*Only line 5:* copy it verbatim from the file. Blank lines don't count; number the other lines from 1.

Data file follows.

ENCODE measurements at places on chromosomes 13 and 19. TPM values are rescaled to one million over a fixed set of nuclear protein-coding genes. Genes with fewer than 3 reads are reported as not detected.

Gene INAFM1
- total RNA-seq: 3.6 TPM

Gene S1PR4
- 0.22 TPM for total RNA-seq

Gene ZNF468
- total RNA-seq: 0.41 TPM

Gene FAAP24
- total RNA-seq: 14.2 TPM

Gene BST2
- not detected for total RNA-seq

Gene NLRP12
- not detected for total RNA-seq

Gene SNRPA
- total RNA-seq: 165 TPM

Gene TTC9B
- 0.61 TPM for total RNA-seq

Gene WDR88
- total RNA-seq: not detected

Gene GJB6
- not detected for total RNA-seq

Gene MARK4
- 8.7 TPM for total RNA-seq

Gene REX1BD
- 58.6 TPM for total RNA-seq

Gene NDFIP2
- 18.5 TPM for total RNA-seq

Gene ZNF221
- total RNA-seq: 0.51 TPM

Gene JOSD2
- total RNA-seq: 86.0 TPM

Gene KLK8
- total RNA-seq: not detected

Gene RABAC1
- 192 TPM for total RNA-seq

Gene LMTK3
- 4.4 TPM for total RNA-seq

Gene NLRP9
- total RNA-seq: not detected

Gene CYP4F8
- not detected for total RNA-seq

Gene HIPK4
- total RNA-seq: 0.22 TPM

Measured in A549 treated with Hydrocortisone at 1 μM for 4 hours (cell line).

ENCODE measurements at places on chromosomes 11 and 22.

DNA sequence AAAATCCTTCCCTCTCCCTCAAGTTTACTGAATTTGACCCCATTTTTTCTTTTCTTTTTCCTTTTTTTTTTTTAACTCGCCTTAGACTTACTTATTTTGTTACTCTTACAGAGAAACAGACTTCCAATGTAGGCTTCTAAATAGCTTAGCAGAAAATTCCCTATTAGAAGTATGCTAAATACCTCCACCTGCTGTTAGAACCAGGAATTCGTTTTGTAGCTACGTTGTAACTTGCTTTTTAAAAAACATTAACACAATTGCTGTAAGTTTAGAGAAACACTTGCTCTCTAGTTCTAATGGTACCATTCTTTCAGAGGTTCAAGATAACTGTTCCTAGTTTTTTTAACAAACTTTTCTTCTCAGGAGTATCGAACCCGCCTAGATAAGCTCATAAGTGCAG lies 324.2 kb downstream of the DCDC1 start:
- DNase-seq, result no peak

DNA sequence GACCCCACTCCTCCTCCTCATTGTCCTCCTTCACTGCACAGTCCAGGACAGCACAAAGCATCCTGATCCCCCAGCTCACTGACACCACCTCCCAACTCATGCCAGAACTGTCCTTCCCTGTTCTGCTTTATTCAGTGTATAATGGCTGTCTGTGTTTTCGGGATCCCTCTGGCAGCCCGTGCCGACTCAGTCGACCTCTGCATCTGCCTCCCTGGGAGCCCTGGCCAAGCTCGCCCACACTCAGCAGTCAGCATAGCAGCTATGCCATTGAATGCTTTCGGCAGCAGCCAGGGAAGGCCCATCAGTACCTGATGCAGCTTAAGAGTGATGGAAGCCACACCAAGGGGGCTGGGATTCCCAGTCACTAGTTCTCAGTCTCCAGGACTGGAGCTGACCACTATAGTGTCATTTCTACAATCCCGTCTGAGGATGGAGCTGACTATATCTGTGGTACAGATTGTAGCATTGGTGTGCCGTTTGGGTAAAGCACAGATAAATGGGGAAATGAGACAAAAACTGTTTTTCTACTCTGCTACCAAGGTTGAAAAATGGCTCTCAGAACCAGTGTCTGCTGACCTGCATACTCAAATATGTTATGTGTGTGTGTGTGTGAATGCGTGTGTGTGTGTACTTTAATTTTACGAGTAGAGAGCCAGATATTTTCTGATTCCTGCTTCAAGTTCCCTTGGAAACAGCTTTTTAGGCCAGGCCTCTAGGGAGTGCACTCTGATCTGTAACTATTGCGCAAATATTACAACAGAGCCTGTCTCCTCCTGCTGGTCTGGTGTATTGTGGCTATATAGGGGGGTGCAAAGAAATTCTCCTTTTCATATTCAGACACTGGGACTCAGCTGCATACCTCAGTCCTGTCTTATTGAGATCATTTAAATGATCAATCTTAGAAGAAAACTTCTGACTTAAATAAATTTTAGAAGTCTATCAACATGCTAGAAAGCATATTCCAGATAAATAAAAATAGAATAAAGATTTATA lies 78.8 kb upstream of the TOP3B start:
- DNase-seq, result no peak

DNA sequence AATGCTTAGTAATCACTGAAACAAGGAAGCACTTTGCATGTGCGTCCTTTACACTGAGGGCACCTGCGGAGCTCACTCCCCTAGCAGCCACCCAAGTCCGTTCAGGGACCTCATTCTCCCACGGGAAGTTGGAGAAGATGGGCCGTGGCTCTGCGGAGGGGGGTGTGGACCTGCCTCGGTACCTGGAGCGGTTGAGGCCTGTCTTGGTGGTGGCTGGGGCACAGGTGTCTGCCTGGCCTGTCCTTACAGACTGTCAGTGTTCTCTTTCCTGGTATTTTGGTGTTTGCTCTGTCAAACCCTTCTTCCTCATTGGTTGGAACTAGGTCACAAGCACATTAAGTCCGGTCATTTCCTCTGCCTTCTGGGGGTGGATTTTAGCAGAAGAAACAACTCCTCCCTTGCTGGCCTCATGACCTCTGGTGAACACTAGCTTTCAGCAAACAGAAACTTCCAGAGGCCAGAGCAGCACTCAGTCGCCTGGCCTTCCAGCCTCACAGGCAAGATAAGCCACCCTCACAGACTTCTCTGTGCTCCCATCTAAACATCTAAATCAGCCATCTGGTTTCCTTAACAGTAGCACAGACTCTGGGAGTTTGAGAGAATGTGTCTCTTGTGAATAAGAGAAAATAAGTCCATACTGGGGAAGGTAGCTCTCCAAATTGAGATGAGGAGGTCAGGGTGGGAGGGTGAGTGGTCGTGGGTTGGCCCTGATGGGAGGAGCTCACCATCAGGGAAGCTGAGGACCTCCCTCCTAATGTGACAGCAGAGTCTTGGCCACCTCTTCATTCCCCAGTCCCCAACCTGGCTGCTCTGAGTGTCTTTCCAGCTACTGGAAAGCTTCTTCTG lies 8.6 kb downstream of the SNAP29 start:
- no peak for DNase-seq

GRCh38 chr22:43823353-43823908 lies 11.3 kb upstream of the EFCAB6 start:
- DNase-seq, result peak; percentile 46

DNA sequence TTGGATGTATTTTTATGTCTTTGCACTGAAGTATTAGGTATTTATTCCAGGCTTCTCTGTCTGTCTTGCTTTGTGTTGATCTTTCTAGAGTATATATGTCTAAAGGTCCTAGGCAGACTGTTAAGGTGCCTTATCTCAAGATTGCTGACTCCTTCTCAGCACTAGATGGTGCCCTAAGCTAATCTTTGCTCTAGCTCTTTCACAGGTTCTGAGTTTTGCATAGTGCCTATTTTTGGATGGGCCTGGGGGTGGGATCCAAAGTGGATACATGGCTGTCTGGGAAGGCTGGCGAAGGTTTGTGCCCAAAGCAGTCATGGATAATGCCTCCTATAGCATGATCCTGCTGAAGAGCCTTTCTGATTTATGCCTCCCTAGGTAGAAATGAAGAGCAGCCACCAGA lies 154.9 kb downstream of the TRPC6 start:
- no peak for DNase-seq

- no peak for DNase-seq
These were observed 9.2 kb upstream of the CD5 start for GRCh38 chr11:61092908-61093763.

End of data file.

- 0.22 TPM for total RNA-seq